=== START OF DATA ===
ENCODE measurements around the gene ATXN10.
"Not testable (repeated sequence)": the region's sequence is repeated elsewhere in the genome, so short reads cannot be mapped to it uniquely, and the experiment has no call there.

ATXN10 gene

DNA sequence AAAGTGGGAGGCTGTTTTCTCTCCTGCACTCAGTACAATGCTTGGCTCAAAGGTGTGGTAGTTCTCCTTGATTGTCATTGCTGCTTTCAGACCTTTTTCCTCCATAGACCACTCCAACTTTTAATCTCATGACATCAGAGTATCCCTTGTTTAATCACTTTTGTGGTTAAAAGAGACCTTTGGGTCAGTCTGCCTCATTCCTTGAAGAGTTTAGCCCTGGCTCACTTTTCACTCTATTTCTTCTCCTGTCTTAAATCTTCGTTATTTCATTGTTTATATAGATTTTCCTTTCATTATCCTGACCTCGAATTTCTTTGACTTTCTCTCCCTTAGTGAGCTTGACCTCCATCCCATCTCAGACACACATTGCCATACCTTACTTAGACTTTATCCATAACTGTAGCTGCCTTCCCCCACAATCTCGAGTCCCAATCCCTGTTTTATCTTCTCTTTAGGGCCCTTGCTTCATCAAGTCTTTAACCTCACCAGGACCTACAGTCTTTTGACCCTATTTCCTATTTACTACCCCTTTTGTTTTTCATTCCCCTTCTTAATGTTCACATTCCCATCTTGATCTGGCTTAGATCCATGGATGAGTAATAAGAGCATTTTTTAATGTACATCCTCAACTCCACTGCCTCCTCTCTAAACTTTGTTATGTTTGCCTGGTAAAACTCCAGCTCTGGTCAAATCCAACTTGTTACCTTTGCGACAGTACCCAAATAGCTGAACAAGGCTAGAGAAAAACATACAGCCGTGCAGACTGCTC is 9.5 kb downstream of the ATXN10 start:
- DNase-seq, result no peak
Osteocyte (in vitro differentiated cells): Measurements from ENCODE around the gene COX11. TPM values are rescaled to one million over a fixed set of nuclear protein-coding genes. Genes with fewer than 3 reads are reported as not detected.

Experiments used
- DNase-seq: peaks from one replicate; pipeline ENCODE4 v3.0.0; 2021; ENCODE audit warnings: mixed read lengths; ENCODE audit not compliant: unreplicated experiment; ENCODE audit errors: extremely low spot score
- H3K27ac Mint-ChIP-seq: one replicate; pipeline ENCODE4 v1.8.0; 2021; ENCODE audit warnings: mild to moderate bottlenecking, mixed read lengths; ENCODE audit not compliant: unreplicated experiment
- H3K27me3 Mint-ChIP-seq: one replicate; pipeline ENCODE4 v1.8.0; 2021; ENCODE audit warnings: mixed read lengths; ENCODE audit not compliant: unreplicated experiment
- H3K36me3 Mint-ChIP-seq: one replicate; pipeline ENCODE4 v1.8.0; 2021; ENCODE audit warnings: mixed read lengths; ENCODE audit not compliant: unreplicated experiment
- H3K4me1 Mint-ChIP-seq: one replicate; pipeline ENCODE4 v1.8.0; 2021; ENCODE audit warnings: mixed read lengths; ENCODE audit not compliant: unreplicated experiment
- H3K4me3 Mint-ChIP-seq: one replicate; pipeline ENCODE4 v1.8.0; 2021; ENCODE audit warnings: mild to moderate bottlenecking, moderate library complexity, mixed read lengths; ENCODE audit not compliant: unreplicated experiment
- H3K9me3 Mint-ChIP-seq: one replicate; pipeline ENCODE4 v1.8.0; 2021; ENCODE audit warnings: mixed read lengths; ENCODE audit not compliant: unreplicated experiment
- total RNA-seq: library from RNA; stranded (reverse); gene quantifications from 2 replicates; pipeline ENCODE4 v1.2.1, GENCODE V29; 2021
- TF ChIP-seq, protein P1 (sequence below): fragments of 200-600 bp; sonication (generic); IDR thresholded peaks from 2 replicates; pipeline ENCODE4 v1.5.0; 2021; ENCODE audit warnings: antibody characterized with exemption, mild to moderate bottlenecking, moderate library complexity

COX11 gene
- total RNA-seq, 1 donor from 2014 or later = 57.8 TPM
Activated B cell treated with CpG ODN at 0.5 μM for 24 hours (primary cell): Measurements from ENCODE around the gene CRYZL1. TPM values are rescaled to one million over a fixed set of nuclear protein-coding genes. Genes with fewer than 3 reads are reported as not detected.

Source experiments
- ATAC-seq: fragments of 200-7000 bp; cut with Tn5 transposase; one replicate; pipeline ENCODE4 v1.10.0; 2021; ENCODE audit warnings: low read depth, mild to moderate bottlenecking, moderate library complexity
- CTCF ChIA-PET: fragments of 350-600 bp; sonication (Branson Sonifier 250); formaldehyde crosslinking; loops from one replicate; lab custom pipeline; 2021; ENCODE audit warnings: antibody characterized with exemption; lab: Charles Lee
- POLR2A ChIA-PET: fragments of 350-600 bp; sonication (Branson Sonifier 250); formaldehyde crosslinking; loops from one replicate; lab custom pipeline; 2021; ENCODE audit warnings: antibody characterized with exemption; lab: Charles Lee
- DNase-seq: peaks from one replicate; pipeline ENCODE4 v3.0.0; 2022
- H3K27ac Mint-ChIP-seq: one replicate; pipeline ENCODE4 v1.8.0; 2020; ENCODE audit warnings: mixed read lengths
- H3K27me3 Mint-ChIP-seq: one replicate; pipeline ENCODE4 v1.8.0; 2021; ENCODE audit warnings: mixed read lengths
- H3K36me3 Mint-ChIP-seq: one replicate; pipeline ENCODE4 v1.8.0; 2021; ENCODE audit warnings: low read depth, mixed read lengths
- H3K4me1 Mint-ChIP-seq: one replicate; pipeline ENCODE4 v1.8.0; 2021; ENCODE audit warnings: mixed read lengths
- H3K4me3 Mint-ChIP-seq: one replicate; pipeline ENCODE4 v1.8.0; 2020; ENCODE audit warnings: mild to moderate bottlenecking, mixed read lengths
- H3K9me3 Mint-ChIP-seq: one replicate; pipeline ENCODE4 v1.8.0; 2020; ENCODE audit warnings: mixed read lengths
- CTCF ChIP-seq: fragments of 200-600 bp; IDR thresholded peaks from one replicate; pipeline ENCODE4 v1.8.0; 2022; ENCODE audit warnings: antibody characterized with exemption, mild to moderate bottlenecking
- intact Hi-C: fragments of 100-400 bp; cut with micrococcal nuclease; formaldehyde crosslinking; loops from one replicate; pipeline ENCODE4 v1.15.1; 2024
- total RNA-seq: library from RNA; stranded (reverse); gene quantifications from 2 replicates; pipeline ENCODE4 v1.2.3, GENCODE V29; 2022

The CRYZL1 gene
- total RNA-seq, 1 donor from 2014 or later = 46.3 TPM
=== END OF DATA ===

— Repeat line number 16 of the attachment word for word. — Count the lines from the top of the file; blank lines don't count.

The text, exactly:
- TF ChIP-seq, protein P1 (sequence below): fragments of 200-600 bp; sonication (generic); IDR thresholded peaks from 2 replicates; pipeline ENCODE4 v1.5.0; 2021; ENCODE audit warnings: antibody characterized with exemption, mild to moderate bottlenecking, moderate library complexity